Initially I formed an after-school group of students (the MiscoeMakerCrew) to learn this new technology with me. Printing was one thing, designing models was something else altogether. When we first started designing for 3D printing, we tried Blender, an open source program for 3D creation, which is amazing, yet too complex for my then fifth and sixth grade MiscoeMakerCrew. These polite, compliant kids worked for an hour in our computer lab to try to create with the program. They were uncharacteristically quiet and by the end of our time that session, I could see they were frustrated and annoyed by the complexities of the program. Then I found 123D design by Autodesk – an app that worked well on the iPads the kids were already using. Unfortunately, after a few years, Autodesk discontinued the app, moving to online platforms such as TinkerCad, which we tried at a time when our WiFi was unreliable, so it wasn’t successful. Meanwhile, Morphi app was being developed by Sophia Georgiou and partners. It is kid-friendly, intuitive, has some pretty great features and we’ve been using Morphi on iPads ever since.

I introduced Morphi to the students this year on the day before Halloween and on Halloween. The skill builder intro project was to create a Jack O’Lantern using the app. Creative constraints and objectives included using primitive forms only, subtracting one form from another, and changing the color of the model. It was a one day, 45 minute activity to familiarize the students with the app. It was a good introductory activity with minimal stress and a focus on exploration rather than mastery. Some of the kids took it pretty far.

Holden P.’s Jack O’lantern with iPhone

Once my students had explored the app and finished their stop motion/green screen videos, it was time to mimic the design of their Cardboard Creature in a 3D model using Morphi. It is important to note that the model should reflect the completed Cardboard Creature, not the original design for it. This is because original designs were modified due to the limitations of working with cardboard. What resulted were primitive 3D forms of cardboard such as rectangular prisms, cubes, spheres, cylinders, and triangular prisms. This coincides perfectly with the primitive forms in Morphi app.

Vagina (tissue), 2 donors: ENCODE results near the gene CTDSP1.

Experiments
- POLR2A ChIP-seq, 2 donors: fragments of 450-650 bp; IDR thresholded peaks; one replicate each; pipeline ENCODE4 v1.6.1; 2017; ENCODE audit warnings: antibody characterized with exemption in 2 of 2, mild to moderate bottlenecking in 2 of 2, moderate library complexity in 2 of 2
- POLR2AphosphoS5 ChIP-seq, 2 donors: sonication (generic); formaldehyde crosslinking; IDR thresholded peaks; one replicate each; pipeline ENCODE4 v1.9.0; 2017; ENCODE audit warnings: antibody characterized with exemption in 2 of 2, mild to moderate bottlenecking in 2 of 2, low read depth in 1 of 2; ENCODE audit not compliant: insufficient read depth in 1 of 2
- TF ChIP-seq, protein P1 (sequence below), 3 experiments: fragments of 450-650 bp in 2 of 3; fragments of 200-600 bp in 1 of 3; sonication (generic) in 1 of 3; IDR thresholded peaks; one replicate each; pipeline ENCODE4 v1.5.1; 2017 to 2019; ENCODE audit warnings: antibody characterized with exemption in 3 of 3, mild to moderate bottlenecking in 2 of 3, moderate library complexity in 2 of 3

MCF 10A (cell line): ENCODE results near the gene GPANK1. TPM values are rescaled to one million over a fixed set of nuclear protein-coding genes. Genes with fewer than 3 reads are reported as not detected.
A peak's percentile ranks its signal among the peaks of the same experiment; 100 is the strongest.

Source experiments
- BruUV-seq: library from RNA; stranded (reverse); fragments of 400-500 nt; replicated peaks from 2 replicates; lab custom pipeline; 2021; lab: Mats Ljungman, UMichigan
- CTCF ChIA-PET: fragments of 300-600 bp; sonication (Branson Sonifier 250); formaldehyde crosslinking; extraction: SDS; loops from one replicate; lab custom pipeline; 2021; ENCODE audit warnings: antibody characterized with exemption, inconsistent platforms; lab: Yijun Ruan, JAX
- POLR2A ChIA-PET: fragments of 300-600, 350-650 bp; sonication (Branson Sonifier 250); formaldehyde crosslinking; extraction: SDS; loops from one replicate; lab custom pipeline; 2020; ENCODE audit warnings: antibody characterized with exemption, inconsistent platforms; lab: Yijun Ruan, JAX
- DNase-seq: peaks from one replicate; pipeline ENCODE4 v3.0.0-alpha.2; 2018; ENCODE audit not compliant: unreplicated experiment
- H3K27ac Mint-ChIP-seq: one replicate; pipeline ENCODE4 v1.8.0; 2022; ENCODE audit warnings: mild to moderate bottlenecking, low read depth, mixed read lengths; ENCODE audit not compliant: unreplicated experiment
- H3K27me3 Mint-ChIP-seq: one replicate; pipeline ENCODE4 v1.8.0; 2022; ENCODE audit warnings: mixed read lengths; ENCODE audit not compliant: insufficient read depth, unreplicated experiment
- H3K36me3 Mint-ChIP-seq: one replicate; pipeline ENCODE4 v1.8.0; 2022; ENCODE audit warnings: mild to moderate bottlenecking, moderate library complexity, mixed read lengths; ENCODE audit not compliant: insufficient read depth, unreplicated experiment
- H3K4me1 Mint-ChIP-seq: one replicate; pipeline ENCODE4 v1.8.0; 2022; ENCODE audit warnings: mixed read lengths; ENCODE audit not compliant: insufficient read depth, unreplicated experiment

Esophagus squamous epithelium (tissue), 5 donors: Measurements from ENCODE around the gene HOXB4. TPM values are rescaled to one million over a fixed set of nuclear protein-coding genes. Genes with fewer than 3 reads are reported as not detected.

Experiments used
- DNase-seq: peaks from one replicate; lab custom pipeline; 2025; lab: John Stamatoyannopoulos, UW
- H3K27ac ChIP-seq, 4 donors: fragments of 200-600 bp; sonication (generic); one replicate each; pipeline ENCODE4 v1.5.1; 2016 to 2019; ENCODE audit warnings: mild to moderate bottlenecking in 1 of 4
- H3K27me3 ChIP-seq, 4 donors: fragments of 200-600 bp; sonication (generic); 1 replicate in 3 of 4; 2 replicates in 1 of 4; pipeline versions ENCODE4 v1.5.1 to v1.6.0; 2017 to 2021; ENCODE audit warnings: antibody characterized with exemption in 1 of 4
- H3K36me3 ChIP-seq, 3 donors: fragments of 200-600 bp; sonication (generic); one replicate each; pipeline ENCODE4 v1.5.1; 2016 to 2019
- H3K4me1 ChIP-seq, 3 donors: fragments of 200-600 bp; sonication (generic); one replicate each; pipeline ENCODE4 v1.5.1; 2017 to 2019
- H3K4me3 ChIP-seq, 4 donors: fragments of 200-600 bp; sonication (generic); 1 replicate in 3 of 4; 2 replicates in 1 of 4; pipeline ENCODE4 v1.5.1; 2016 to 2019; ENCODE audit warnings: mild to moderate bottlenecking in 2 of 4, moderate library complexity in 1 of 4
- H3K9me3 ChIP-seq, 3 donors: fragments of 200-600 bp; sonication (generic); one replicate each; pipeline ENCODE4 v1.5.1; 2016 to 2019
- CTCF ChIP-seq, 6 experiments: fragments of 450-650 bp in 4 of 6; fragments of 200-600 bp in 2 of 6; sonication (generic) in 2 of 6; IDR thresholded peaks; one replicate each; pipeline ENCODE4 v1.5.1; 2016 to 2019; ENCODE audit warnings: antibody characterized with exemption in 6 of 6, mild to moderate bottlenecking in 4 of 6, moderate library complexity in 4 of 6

Primitive forms used to model a Cardboard Creature – Riley R

You may have noticed that the giraffe above is in the company of giraffes. This was the other component of this phase of the project. When students were ready to take a photo of their finished model using the in-app camera, I encouraged them to eliminate the background (transparent like a PNG) and the grid. This way their model could blend into a background of their choice. This was yet another way to mimic the green screen process, but we used layers in Autodesk Sketchbook instead. Yes, another concept introduced through this project!

Brynn D.’s first photo with background

And then she turned the model in Morphi and took another photo of the backs of the models

An aerial view

And using scale and transform controls in Sketchbook

Fantastic job, Brynn! Many students showed tremendous imagination as well in placing their models in natural or supernatural surroundings. I really love every one of them!

Andrew B.

Annabel P.

Ben M.

Brady U.

Brooke F.

Camden E.

Camden E.

Gretchen M.

Hailey P.

Holden P.

Jack C.

Jason G.

Kenzie E.

Kylie C.

Liam D.

Liam D.

Matthew H.

Miriam H.

Molly D.

Owen K.

Riley R.

Samantha C.

Tyler C.

Once these models were finished, the big Cardboard Creature project was also complete. Sigh. I hated to see it go. We had spent a month in all on the project, which translates to twelve 50 minute classes taking place every other day. I loved the focus my students brought to each of the three phases of the project, and the familiarity they developed with their Cardboard Creatures through all of the manifestations along the way.

Ella, Kaycie, Jayden, Emme

3D Design and imposed background though layering in Autodesk Sketchbook

Reflection

I think this project scratched the itch of the 3D thinkers in my classes. I also think this project gave the 2D thinkers a chance to look at the world and their potential as artists a little bit differently. Most importantly, this project was open ended enough to include an abundance of imagination and creativity, yet a multitude of skills were confronted and developed. Lastly, this project sustained the attention of nearly 200 11 and 12 year old children for an entire month as they tried new things and added to their toolkits as learners, artists, and makers. Mostly, it was really fun.

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Cardboard Creature Project – Phase Two – Stop Motion/Green Screen

“My filmmaking really began with technology. It began through technology, not through telling stories, because my 8mm movie camera was the way into whatever I decided to do.” – Steven Spielberg